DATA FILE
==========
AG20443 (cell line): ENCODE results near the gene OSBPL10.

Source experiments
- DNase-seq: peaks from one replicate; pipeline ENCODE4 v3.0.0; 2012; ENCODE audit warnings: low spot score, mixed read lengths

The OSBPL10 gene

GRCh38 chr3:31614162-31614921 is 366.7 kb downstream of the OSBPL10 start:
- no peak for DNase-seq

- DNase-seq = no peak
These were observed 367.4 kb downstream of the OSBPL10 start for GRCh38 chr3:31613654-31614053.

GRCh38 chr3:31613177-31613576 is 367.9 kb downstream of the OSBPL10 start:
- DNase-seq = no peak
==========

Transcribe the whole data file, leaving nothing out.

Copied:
AG20443 (cell line): ENCODE results near the gene OSBPL10.

Source experiments
- DNase-seq: peaks from one replicate; pipeline ENCODE4 v3.0.0; 2012; ENCODE audit warnings: low spot score, mixed read lengths

The OSBPL10 gene

GRCh38 chr3:31614162-31614921 is 366.7 kb downstream of the OSBPL10 start:
- no peak for DNase-seq

- DNase-seq = no peak
These were observed 367.4 kb downstream of the OSBPL10 start for GRCh38 chr3:31613654-31614053.

GRCh38 chr3:31613177-31613576 is 367.9 kb downstream of the OSBPL10 start:
- DNase-seq = no peak